Comfort is the love story of two youths in the 1930s, who find love and friendship in their shared passion for opera, which become precious in their survival through World War II. The lovers become separated when Dan Feng is captured and imprisoned in a comfort house in Shanghai.
Over 200,000 girls and women from across Asia were forced into systemic military sexual slavery by the Japanese Army for the duration o f the war, and were referred to as comfort women. Comfort explores the meaning behind “comfort” in wartime and celebrates the resilience of women in the midst of unimaginable circumstances. The play explores the meaning of comfort in war and how one survives the horrors of violence and human degradation, shining light on the resilience of the human spirit. The theatre of the living honors the lives of the dead and those suffering and creates a space for us to heal through the power of art and to find ways to be the change.
The Rape of Nanjing and many atrocities of WWII history in Asia have not been allowed catharsis. There has been no official apology or compensation for the victims, and the Japanese government continues to deny their responsibility for this crime against humanity. Few comfort women have survived and even less have had the courage to share their story and begin the healing process. Comfort honours their voices and proves the power of art to heal and find change.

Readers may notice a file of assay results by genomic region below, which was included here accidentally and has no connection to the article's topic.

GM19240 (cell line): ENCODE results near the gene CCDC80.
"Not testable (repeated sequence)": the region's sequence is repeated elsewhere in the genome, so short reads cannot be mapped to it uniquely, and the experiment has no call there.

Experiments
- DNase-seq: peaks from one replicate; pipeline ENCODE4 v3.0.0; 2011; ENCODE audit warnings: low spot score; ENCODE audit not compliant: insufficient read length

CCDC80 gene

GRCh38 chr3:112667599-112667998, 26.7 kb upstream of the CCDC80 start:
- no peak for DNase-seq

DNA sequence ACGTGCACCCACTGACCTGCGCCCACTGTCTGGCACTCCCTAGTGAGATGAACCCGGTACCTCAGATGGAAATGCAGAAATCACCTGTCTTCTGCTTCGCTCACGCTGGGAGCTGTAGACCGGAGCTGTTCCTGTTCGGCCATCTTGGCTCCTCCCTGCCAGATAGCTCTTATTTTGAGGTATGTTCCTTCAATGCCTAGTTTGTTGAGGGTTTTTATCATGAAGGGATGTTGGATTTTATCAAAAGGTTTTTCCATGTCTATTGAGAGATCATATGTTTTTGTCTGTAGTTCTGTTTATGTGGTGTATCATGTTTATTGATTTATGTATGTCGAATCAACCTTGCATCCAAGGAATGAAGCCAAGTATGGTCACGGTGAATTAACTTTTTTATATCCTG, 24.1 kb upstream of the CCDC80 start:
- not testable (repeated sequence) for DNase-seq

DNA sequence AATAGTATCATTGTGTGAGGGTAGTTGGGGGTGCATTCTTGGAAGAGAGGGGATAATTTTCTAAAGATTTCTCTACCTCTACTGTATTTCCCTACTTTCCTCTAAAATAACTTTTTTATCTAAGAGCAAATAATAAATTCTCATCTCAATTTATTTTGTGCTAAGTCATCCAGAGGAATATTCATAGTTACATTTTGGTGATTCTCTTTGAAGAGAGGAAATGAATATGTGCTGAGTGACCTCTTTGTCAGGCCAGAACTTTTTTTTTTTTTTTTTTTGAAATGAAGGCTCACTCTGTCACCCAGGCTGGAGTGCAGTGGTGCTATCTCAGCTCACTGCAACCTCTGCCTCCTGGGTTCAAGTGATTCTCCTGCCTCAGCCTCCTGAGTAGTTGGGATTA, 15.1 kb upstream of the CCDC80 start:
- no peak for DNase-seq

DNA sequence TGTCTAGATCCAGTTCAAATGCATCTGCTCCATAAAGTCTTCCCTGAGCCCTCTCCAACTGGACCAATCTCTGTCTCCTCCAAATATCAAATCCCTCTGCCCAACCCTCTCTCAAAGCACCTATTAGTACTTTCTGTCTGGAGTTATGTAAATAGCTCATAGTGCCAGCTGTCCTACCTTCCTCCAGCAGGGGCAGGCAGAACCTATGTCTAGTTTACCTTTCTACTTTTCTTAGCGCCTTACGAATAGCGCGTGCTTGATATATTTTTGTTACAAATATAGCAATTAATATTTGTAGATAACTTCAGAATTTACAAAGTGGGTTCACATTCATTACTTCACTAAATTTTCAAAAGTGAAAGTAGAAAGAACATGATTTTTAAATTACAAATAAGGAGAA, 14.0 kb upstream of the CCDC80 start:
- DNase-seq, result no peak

Note: The surname proceeds the given name in the Chinese language.
LI DAN FENG (name means Red Phoenix) (Japanese name: MITSUKO)
ZHOU PING YANG (name means Peaceful Ocean)
MOTHER – MR. LI
FATHER – MRS. LI
OLD WIDOW – MRS. WANG
SERVANT GIRL – AIHUA
CORMORANT & MOON (played by the same actor)
CHINESE OPERA SINGER
NABI KIM, (Japanese name: NOBUKO), a Korean comfort woman
ZHANG MEI LING (Japanese name: HITOMI), a Chinese comfort woman
Toronto, Aki Studio at Native Earth Performing Arts, 2016
Available through the Canadian Play Outlet.
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Staged violence, sexual abuse, infanticide, attempted suicide.